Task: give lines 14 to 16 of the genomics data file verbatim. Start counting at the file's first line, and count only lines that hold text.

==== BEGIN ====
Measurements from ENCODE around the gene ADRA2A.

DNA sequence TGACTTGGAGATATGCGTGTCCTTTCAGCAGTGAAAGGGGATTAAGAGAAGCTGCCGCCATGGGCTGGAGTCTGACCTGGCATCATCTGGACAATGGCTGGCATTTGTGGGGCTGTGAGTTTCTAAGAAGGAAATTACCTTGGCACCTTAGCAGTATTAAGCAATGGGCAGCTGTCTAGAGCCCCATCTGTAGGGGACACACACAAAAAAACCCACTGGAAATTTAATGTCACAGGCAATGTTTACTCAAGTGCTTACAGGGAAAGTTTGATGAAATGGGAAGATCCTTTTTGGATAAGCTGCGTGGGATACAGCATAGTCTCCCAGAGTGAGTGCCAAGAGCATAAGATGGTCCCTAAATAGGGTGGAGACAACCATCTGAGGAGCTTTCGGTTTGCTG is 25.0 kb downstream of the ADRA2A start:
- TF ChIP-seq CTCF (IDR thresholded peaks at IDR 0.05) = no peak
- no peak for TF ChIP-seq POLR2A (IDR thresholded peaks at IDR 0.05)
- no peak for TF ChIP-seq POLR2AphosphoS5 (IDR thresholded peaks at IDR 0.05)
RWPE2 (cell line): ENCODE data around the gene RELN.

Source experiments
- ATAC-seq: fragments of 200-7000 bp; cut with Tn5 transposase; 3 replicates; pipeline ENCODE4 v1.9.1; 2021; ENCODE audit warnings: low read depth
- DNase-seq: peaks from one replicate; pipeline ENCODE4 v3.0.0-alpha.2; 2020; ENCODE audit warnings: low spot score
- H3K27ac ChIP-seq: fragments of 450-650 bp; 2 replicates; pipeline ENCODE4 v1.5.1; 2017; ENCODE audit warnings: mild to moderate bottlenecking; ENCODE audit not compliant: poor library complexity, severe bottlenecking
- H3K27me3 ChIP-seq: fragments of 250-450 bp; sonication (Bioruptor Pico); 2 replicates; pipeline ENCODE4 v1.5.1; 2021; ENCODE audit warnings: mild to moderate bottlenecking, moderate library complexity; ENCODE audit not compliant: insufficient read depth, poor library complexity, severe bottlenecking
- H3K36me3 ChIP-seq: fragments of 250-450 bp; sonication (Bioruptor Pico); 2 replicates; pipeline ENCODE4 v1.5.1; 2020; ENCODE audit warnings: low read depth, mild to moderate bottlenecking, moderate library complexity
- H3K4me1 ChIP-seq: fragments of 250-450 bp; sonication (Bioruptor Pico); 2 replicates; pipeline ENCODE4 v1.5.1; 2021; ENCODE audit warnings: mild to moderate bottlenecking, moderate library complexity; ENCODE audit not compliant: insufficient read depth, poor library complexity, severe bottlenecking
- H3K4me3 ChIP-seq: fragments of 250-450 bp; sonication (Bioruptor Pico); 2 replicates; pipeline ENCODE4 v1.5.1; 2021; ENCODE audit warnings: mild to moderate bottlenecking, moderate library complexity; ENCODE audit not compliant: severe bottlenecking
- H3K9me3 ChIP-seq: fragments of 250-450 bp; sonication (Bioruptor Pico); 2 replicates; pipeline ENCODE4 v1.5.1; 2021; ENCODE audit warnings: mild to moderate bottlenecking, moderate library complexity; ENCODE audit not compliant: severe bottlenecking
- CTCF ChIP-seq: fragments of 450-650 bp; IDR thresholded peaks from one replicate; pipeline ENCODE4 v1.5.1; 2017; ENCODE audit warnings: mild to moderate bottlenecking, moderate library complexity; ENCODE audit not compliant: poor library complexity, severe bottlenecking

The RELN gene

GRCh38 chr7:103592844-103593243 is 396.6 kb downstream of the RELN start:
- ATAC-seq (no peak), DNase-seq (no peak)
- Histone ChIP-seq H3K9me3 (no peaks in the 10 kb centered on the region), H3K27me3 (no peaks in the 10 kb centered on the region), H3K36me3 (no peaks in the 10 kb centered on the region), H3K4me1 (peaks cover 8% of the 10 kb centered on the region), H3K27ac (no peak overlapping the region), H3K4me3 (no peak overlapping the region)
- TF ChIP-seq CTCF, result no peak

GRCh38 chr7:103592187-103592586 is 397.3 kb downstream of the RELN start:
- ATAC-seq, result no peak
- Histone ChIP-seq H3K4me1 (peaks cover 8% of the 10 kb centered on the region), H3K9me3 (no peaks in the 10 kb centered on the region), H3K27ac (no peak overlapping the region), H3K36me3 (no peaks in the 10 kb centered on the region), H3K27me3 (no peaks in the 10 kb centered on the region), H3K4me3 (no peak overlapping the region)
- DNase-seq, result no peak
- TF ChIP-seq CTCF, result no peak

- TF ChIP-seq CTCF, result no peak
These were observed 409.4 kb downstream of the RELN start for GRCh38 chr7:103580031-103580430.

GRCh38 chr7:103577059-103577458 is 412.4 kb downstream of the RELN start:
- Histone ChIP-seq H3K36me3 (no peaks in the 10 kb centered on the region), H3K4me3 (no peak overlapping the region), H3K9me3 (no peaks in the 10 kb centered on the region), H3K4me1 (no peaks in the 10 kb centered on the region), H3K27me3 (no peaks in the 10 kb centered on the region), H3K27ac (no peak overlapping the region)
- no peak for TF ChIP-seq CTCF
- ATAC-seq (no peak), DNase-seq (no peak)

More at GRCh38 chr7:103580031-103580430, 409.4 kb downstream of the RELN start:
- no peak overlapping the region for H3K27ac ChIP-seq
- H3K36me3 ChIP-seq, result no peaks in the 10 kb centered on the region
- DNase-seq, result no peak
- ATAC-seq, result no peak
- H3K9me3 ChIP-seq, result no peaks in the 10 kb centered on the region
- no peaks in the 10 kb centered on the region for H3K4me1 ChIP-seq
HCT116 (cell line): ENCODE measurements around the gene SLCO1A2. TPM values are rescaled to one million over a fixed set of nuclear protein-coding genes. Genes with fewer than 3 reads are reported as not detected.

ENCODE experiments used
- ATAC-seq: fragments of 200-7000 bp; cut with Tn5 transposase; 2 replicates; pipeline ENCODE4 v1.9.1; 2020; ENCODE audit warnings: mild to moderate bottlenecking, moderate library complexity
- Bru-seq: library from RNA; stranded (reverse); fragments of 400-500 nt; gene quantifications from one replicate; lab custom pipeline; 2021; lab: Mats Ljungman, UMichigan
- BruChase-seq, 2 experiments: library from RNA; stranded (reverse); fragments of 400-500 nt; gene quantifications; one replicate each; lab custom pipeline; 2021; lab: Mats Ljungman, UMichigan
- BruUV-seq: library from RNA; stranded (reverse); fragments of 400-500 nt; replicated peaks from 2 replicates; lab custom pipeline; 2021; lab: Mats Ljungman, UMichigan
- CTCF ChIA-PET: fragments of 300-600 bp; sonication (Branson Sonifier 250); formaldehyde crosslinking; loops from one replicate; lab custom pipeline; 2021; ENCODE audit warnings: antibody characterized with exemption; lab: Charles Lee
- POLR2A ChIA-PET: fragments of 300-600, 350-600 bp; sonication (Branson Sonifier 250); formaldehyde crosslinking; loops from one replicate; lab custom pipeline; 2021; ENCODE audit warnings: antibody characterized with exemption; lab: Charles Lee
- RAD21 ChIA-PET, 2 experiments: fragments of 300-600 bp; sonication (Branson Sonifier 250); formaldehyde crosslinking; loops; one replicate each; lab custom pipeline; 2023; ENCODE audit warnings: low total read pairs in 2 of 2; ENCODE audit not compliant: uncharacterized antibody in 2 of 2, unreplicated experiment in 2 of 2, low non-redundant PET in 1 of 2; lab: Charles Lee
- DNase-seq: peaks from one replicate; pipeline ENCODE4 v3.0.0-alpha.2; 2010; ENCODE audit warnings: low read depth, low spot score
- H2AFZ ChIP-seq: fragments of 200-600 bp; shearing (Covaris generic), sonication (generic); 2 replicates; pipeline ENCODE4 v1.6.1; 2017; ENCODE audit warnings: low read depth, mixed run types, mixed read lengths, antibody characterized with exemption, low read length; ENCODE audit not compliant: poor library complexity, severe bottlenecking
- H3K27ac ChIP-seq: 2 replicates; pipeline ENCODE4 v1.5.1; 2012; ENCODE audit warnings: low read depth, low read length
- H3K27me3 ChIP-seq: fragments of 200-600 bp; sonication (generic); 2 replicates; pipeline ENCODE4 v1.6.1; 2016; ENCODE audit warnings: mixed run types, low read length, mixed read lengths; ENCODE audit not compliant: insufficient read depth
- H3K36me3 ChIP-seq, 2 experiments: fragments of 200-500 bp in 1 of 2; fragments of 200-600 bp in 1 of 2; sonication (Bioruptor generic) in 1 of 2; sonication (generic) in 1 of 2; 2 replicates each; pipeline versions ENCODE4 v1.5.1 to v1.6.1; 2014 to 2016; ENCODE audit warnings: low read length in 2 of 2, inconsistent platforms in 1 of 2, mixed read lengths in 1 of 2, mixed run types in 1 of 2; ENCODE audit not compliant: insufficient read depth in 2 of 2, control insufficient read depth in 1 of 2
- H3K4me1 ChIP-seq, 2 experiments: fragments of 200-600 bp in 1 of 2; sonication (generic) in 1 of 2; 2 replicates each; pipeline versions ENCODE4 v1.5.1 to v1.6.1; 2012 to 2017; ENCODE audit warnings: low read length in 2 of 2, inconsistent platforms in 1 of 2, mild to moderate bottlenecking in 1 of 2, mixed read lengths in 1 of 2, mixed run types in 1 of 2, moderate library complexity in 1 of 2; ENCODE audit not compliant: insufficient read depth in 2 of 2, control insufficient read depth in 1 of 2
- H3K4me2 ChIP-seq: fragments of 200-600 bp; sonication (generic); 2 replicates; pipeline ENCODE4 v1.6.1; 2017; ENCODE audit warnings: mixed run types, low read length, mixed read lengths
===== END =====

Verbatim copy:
- H3K4me3 ChIP-seq: fragments of 250-450 bp; sonication (Bioruptor Pico); 2 replicates; pipeline ENCODE4 v1.5.1; 2021; ENCODE audit warnings: mild to moderate bottlenecking, moderate library complexity; ENCODE audit not compliant: severe bottlenecking
- H3K9me3 ChIP-seq: fragments of 250-450 bp; sonication (Bioruptor Pico); 2 replicates; pipeline ENCODE4 v1.5.1; 2021; ENCODE audit warnings: mild to moderate bottlenecking, moderate library complexity; ENCODE audit not compliant: severe bottlenecking
- CTCF ChIP-seq: fragments of 450-650 bp; IDR thresholded peaks from one replicate; pipeline ENCODE4 v1.5.1; 2017; ENCODE audit warnings: mild to moderate bottlenecking, moderate library complexity; ENCODE audit not compliant: poor library complexity, severe bottlenecking